US President Donald Trump made a rare apology on Friday over his decision to retweet anti-Muslim videos posted by a British far-right group, a move which strained tensions with London.
“If you’re telling me they’re horrible racist people, I would certainly apologise if you’d like me to do that,” he told ITV’s Good Morning Britain, referring to the group Britain First.
Trump sparked outrage in Britain in November with the retweet and drew a public rebuke from Prime Minister Theresa May, to which he replied angrily, souring trans-Atlantic ties.
However, the two leaders met in Davos on Thursday where they agreed to press ahead with Trump’s long-planned visit to Britain later this year, and the president was keen to downplay talk of a rift.
“The real me is someone who loves Britain, loves the UK, I love Scotland; very special people and a very special place,” he said.
“I don’t want to cause any difficulty for your country.”
‘Wasn’t endorsing anybody’
Trump retweeted, in quick succession, three videos characterised as showing Islamist violence, at least one of which was found to be misleading.
They were posted by Jayda Fransen, the deputy leader of Britain First who was in 2016 convicted of religiously aggravated harassment of a Muslim woman.
In the interview, presenter Piers Morgan said the president caused “huge anxiety and anger in my country, because Britain First is basically a bunch of racists, fascists”.
“Of course I didn’t know that,” Trump responded in excerpts of the interview filmed on Thursday and aired on Friday.
He said: “I know nothing about them, I know nothing about them today, other than I read a little bit… Certainly I wasn’t endorsing anybody.”
“I don’t want to be involved with people (like that),” he said, adding: “I am the least racist person that anybody is going to meet.”
The president, known for his voracious use of Twitter, admitted: “When you do those retweets they can cause problems because you never know who’s doing it to start off with.”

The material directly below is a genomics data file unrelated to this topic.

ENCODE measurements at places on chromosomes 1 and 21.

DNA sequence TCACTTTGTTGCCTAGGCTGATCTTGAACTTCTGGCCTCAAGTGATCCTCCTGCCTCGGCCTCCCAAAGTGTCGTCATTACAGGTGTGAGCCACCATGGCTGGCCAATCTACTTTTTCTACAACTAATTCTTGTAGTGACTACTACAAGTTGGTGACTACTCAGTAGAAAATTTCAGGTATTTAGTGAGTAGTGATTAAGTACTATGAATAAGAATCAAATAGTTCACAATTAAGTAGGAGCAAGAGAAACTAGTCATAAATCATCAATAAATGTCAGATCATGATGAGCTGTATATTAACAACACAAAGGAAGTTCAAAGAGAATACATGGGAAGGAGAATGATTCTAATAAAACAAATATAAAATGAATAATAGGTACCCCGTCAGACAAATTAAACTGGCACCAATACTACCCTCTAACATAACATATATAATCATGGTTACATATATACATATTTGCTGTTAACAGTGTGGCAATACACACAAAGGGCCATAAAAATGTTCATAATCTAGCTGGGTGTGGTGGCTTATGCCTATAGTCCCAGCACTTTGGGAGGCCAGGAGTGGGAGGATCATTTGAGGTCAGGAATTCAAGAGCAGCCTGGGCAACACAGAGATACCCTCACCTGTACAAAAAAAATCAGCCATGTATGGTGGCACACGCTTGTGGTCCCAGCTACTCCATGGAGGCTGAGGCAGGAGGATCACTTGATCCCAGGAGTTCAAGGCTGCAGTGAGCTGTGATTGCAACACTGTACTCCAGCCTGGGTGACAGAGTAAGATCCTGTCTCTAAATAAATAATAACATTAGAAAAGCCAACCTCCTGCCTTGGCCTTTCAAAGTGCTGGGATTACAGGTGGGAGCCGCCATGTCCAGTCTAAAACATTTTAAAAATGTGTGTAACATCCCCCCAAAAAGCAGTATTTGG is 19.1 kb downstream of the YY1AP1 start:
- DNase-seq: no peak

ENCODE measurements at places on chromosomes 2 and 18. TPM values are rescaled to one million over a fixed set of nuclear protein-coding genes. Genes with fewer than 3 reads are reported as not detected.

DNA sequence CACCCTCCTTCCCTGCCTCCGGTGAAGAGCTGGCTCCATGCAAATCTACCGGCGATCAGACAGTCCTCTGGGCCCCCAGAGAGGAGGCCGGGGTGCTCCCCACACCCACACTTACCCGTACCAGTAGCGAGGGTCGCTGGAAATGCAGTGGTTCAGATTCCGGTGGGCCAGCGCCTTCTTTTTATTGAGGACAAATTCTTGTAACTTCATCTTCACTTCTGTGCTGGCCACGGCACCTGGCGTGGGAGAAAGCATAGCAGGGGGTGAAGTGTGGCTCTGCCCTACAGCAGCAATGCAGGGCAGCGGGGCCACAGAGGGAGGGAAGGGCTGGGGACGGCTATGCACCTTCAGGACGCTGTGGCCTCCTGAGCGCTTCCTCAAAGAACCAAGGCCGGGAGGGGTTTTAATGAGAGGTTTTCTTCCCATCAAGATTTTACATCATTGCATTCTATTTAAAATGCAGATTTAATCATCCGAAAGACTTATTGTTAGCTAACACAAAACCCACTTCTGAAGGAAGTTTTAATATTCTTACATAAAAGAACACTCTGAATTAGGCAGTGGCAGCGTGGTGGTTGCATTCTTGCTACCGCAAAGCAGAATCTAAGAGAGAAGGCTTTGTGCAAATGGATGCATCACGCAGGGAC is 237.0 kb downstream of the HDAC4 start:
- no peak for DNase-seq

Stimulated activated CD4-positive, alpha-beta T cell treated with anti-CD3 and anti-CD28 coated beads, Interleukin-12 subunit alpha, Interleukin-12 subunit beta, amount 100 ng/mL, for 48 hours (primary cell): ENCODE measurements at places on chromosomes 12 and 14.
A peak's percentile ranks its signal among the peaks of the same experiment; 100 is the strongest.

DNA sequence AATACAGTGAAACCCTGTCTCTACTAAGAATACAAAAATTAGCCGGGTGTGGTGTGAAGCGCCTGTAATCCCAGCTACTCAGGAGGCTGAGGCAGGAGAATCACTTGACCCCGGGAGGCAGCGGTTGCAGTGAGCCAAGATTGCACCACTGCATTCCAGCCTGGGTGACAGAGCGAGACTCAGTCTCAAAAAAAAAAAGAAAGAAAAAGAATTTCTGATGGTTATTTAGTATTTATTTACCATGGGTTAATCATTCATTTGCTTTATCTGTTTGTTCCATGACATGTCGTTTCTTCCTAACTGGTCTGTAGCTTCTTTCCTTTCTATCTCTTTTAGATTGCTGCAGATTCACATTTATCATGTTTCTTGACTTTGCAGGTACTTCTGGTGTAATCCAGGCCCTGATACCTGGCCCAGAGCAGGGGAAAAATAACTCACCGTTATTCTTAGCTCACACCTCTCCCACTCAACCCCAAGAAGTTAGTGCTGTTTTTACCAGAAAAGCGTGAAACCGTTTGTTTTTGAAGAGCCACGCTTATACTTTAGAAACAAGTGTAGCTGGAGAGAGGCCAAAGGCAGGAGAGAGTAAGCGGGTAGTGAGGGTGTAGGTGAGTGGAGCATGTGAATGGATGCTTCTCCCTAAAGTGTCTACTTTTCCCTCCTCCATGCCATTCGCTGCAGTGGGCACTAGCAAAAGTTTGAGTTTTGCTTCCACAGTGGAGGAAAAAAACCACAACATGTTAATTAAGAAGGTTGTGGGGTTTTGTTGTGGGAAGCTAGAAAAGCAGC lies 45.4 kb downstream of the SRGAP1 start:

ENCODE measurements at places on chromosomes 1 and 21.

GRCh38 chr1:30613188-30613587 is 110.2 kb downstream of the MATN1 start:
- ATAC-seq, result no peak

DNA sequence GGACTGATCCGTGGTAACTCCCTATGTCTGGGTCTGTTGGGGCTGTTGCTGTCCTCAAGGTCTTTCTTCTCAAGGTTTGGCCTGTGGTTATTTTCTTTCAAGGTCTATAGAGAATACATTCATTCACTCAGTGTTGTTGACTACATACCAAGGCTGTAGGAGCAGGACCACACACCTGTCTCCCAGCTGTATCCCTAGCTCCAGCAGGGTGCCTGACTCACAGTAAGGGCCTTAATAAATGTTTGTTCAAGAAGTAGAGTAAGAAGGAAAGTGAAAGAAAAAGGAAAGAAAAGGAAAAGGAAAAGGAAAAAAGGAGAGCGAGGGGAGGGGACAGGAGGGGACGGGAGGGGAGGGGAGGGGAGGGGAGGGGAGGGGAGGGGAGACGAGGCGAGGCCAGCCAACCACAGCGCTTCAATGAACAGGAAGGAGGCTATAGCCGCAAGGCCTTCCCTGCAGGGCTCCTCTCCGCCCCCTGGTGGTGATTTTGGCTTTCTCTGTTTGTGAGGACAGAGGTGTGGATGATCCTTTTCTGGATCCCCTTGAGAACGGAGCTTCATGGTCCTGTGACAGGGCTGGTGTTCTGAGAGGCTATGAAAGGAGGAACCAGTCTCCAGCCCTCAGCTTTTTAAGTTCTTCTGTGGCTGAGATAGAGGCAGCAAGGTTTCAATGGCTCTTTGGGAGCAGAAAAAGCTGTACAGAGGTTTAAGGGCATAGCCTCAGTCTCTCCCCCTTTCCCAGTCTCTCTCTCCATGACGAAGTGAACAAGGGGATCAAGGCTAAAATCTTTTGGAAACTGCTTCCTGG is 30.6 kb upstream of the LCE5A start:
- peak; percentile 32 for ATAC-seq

But he was less apologetic about tweeting the content of the videos, saying he believed they depicted “radical Islamic terror”.
“Radical Islamic terror, whether you like talking about it or not, you look at what’s going on in the UK, you look at what’s going on all over the world,” he said.
“It was done because I am a big believer in fighting radical Islamic terror.”
May said at the time that Trump was “wrong” to send out the tweets, further straining ties after a series of spats between the president and London mayor Sadiq Khan over terrorism.
Trump hit back at May on Twitter, saying: “Don’t focus on me, focus on the destructive Radical Islamic Terrorism that is taking place within the United Kingdom. We are doing just fine!”
‘Very good relationship’
During their meeting on Thursday, their first since the row, Trump turned to May, saying: “We actually have a very good relationship although a lot of people think we don’t.
He said in the interview: “I support her, I support a lot of what she does and I support you militarily very much. We will come to your defence should anything happen.”
May was the first foreign leader to visit Trump following his inauguration in January last year, where she invited him to make a state visit to Britain, hosted by Queen Elizabeth II.
Britain has long touted its “special relationship” with the United States, and is also desperate for a trade deal as it leaves the European Union.
The trip has been delayed, however, and in Trump recently pulled out of a plan to open the new US embassy in London, a move British officials blamed on threats of mass protests.
Trump said “I don’t care” about the potential protesters, adding: “I think a lot of the people in your country like what I stand for, I do stand for tough borders.”
Both leaders agreed on Thursday to arrange a visit for later this year, although the White House said it would be a “working visit”, suggesting it may not be the pomp-filled trip initially proposed.
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